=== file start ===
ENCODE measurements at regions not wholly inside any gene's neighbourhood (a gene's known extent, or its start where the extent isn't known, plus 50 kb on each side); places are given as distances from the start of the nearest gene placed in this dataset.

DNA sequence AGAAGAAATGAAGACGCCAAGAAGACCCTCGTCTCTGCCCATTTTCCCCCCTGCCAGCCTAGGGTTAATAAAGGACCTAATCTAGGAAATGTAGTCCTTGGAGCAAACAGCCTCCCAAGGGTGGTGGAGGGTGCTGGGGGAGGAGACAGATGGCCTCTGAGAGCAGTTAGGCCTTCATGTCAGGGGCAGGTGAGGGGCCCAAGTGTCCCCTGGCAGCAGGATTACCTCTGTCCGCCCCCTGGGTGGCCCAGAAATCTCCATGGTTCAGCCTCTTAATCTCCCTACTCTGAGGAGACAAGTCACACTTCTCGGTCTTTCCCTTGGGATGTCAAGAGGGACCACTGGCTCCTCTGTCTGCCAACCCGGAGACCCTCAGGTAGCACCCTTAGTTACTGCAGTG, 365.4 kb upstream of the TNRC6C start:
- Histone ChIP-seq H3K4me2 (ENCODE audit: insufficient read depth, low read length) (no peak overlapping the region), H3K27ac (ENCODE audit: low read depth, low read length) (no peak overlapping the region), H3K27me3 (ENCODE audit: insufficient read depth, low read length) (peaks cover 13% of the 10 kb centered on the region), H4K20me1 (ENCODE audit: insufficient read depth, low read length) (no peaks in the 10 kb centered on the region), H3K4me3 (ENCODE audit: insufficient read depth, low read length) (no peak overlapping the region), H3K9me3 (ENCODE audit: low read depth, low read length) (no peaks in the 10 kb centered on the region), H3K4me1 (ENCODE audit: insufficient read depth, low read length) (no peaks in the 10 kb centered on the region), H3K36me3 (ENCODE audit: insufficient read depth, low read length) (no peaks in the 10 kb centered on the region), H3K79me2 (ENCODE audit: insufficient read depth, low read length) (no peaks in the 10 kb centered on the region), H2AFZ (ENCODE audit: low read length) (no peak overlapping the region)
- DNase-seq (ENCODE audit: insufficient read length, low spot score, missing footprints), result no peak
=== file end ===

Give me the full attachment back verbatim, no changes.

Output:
ENCODE measurements at regions not wholly inside any gene's neighbourhood (a gene's known extent, or its start where the extent isn't known, plus 50 kb on each side); places are given as distances from the start of the nearest gene placed in this dataset.

DNA sequence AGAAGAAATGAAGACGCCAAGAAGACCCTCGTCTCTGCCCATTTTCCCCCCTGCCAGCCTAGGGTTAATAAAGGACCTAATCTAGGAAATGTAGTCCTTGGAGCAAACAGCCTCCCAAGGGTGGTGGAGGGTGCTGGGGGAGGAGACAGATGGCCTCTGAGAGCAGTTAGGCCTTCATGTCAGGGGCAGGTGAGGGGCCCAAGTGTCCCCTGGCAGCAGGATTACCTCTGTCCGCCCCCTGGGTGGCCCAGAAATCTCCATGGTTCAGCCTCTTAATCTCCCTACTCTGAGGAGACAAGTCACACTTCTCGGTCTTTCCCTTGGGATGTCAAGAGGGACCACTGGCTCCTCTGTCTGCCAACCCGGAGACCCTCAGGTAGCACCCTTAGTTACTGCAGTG, 365.4 kb upstream of the TNRC6C start:
- Histone ChIP-seq H3K4me2 (ENCODE audit: insufficient read depth, low read length) (no peak overlapping the region), H3K27ac (ENCODE audit: low read depth, low read length) (no peak overlapping the region), H3K27me3 (ENCODE audit: insufficient read depth, low read length) (peaks cover 13% of the 10 kb centered on the region), H4K20me1 (ENCODE audit: insufficient read depth, low read length) (no peaks in the 10 kb centered on the region), H3K4me3 (ENCODE audit: insufficient read depth, low read length) (no peak overlapping the region), H3K9me3 (ENCODE audit: low read depth, low read length) (no peaks in the 10 kb centered on the region), H3K4me1 (ENCODE audit: insufficient read depth, low read length) (no peaks in the 10 kb centered on the region), H3K36me3 (ENCODE audit: insufficient read depth, low read length) (no peaks in the 10 kb centered on the region), H3K79me2 (ENCODE audit: insufficient read depth, low read length) (no peaks in the 10 kb centered on the region), H2AFZ (ENCODE audit: low read length) (no peak overlapping the region)
- DNase-seq (ENCODE audit: insufficient read length, low spot score, missing footprints), result no peak